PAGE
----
Anatomy of a Deadly Chase

Local News

LUBBOCK, Texas — On March 27 2019, 40-year-old Leonardo Gallegos Jr., a registered sex offender, failed to turn with a signal in downtown Levelland.

Texas Department of Public Safety troopers, who were following not too far behind, began to attempt to make a traffic stop.

“Once we’ve passed several places we could’ve stopped, then you start thinking we’ve got a subject that’s trying to evade,” said DPS Sergeant Johnny Bures.

Gallegos Jr. then led troopers out of Levelland and into rural Cochran County on a high-speed chase. According to an investigation conducted by the Texas Rangers, Gallegos Jr. called his girlfriend to inform her that he would be willing to do what he could to not go back to jail.

Gallegos Jr. had two felony arrest warrants out for his arrest.

40 minutes into the chase, DPS deployed their helicopter to assist troopers who are having a hard time to stop Gallegos Jr.

“It’s tough to see when you’re that vehicle that’s behind and getting dusk kicked up in our view,” said Bures. “The helicopter is able to zoom into the cab tell us that the subject is loading up a weapon.”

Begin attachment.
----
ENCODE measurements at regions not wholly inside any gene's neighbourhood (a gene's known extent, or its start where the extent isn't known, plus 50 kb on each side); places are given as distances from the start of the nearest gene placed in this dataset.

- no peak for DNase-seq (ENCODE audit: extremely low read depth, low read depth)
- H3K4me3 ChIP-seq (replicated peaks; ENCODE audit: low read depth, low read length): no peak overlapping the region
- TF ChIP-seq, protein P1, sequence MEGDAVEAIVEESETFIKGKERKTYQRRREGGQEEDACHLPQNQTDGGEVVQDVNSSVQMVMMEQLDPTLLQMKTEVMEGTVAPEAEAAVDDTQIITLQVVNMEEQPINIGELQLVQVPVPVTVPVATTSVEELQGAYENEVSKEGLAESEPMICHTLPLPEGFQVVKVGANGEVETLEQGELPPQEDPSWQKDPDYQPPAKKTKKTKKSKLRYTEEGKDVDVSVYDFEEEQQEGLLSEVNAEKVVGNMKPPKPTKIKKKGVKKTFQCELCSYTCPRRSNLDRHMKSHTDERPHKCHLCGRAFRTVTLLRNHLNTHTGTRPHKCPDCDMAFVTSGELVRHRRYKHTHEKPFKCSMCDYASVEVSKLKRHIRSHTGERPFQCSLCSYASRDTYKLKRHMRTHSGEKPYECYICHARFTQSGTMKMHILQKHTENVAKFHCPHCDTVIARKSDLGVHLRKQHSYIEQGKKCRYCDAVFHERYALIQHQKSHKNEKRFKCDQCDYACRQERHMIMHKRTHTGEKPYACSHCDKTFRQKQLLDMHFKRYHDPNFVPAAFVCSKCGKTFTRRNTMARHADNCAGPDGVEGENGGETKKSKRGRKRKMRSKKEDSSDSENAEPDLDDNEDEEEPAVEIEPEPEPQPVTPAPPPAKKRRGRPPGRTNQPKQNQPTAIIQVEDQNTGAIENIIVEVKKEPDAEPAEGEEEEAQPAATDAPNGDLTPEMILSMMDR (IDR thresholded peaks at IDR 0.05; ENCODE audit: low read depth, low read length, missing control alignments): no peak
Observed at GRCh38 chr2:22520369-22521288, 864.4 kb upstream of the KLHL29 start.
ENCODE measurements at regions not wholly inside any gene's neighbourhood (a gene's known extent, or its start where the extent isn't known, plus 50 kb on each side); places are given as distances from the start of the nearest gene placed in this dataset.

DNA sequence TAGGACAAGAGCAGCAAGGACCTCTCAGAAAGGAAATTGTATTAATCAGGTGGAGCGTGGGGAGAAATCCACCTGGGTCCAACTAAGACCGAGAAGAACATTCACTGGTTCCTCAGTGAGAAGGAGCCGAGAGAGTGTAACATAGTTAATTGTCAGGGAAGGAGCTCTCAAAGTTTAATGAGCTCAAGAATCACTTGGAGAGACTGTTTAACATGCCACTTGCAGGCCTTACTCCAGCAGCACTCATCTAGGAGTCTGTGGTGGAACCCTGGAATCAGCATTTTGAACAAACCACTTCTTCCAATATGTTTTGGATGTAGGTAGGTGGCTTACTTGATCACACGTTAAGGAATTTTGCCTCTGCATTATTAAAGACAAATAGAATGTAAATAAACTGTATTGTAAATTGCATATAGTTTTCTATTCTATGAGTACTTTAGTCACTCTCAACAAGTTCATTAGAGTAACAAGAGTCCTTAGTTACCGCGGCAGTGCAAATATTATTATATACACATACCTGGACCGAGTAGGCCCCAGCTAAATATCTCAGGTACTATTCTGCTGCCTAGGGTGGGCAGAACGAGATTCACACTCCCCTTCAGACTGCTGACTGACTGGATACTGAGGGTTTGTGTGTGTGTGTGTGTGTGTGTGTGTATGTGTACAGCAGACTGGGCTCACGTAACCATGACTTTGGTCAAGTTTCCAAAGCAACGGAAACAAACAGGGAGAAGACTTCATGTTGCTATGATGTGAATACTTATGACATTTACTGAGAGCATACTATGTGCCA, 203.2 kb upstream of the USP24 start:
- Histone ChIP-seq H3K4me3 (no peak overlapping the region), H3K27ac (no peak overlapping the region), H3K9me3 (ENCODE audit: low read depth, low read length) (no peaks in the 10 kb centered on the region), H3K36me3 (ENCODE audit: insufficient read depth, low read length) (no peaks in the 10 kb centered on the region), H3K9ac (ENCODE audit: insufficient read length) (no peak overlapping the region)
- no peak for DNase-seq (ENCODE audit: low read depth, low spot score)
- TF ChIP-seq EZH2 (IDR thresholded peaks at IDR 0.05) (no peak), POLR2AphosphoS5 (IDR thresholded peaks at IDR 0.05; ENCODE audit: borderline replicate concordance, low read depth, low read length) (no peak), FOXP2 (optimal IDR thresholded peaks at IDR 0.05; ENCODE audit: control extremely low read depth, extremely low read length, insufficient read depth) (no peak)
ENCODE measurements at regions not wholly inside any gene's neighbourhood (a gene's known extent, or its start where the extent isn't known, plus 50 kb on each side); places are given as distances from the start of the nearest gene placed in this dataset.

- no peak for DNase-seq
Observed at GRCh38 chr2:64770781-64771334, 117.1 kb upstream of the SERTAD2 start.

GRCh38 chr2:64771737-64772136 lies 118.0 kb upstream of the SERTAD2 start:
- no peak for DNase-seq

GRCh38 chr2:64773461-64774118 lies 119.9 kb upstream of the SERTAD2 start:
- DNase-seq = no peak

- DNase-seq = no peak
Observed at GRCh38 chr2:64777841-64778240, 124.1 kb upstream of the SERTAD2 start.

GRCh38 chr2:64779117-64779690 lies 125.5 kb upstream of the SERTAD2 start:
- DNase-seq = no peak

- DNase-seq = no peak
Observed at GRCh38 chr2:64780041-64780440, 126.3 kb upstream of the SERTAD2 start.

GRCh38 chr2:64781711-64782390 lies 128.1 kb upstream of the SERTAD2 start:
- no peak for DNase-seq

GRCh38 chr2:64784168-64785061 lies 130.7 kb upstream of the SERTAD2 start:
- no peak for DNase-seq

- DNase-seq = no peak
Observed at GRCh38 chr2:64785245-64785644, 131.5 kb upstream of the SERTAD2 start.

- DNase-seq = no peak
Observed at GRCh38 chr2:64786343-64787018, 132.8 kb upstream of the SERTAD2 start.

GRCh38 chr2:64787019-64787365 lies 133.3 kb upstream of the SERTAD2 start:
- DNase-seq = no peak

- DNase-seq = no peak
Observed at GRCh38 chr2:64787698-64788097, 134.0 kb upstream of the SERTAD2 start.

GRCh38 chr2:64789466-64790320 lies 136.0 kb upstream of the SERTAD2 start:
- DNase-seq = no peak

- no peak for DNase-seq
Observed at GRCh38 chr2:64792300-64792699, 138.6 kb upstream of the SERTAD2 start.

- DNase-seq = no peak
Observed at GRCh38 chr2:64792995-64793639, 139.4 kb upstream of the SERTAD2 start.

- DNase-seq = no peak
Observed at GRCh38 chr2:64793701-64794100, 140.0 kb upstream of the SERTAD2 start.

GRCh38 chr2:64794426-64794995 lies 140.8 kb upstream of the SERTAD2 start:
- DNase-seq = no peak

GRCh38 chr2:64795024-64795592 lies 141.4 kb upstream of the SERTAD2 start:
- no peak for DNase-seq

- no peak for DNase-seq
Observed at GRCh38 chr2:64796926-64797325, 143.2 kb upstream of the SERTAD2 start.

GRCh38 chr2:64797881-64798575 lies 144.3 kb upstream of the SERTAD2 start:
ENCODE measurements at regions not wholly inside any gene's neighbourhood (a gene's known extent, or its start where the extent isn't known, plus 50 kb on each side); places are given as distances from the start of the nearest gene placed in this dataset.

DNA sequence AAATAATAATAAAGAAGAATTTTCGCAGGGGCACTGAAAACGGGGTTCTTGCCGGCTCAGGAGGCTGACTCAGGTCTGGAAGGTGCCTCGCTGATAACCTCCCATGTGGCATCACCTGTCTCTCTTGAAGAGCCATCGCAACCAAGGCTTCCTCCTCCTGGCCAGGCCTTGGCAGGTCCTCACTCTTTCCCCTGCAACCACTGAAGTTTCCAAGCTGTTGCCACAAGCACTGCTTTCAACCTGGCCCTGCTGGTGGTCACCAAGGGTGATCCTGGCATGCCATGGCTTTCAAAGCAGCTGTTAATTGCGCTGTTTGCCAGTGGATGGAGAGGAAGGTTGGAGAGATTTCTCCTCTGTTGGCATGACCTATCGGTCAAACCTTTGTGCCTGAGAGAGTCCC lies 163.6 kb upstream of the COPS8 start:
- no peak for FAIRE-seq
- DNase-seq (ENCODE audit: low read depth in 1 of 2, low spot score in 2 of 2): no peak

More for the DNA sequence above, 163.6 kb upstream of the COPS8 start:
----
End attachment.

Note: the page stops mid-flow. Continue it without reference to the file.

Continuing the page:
Shortly after the helicopter was deployed, spike strips were deployed and the two front tires on Gallegos’ 2006 Chevy Colorado become disabled.

At 6:06 p.m., Gallegos loaded a pump shotgun from his truck and began shooting at troopers.

Troopers returned fire, approximately firing 193 rounds at Gallegos Jr.’s truck. The final investigation revealed that only four bullets struck Gallegos Jr.

“It will seem like a lot of rounds but in actuality, not a lot of those penetrated him,” said Bures. “It’s not for a lack of bad shooting or anything, but there were a lot of articles blocking the view of our troopers.”

Troopers approached Gallegos Jr.’s truck to neutralize the situation. Troopers pulled him out the vehicle to perform first aid.

The 40-year-old was pronounced dead at the scene.

Bures added that while a life was tragically lost, the chase could’ve ended much worse without the support of their helicopter.

“What if the pursuit had gone into a busier area an the evading suspect ran a red light and hit a family?” said Bures. “We use these helicopters and fixed winger airplanes for the preservation of life.”

The Texas Rangers’ investigation concluded no wrongdoing on part of any of the officers involved in the chase.

“Had we just stopped and pulled over, then he would’ve had to answer for the warrants he had,” said Bures. “But everyone would’ve been okay.”

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